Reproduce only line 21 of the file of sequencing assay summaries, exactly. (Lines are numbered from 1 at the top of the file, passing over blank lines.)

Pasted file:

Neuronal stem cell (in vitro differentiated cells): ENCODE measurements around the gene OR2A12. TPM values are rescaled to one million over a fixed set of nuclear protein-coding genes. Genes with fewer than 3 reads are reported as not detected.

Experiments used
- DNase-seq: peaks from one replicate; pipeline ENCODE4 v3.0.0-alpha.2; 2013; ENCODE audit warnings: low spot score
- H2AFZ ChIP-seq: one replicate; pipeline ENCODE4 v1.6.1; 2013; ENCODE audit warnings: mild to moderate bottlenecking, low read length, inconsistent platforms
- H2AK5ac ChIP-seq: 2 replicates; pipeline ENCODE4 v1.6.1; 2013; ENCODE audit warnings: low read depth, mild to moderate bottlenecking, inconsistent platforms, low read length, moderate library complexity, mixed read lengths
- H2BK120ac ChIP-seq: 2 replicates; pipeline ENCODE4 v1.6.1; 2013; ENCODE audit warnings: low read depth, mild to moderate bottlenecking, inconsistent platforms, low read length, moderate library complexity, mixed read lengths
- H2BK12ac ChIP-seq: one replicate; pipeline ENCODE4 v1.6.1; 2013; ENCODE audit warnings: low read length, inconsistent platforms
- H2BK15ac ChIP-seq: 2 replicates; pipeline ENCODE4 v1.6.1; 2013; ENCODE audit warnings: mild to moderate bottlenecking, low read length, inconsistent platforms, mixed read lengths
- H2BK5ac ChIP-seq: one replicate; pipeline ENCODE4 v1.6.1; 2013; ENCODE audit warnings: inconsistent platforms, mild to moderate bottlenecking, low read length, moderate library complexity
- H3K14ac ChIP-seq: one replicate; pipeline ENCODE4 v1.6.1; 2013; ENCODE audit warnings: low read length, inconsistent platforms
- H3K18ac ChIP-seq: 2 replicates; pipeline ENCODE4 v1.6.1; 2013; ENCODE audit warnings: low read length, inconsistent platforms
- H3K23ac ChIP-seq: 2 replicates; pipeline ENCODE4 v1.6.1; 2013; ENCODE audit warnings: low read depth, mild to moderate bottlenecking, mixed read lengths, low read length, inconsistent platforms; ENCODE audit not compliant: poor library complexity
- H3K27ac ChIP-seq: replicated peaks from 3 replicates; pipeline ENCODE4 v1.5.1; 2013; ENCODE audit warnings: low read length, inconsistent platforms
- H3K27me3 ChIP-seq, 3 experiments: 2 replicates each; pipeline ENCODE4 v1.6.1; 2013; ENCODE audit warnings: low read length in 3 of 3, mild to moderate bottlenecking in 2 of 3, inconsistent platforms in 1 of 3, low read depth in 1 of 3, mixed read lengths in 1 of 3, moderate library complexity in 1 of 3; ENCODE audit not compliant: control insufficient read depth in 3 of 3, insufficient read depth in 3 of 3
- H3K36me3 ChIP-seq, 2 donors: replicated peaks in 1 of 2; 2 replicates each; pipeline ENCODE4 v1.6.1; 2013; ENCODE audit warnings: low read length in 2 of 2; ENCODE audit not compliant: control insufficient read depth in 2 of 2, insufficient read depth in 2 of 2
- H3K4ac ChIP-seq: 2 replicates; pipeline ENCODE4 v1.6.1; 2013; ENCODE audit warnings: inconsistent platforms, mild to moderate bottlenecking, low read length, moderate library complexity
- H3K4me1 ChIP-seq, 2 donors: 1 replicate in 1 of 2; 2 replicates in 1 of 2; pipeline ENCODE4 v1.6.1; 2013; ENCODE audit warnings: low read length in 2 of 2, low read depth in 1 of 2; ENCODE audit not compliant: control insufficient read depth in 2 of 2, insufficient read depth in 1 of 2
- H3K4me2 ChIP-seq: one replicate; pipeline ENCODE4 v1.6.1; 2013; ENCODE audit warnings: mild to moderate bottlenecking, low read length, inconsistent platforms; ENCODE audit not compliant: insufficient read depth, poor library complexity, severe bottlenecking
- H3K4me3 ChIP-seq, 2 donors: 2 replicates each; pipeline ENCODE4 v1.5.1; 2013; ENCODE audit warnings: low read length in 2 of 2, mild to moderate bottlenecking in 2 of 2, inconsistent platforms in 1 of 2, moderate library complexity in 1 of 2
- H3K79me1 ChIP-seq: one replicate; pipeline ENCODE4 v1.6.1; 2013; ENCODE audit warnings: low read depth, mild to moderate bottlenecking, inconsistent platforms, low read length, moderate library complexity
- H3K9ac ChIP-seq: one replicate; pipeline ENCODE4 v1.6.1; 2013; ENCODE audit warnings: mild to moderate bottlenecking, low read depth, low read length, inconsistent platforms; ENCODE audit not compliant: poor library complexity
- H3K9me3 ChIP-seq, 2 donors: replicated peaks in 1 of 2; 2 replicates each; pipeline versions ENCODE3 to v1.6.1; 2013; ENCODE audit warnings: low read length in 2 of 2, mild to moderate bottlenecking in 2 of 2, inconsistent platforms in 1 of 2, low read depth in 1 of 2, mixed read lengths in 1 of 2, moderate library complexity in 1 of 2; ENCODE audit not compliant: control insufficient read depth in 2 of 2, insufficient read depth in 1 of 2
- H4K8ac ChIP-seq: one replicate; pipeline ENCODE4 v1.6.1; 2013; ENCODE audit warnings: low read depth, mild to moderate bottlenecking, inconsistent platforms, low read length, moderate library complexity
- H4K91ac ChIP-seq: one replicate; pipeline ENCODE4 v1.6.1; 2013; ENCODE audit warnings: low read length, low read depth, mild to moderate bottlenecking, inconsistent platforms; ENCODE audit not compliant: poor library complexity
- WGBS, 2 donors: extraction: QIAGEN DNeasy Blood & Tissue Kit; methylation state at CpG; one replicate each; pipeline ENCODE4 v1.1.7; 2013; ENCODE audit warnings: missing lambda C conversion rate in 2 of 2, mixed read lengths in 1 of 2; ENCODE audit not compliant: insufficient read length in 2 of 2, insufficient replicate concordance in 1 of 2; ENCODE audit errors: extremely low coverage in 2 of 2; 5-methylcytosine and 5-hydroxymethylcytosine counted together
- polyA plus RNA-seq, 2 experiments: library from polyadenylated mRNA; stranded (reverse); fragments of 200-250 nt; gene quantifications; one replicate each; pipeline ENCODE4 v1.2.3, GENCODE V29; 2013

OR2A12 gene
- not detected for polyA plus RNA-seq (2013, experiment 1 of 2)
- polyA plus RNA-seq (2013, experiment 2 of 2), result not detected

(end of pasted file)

- H3K9ac ChIP-seq: one replicate; pipeline ENCODE4 v1.6.1; 2013; ENCODE audit warnings: mild to moderate bottlenecking, low read depth, low read length, inconsistent platforms; ENCODE audit not compliant: poor library complexity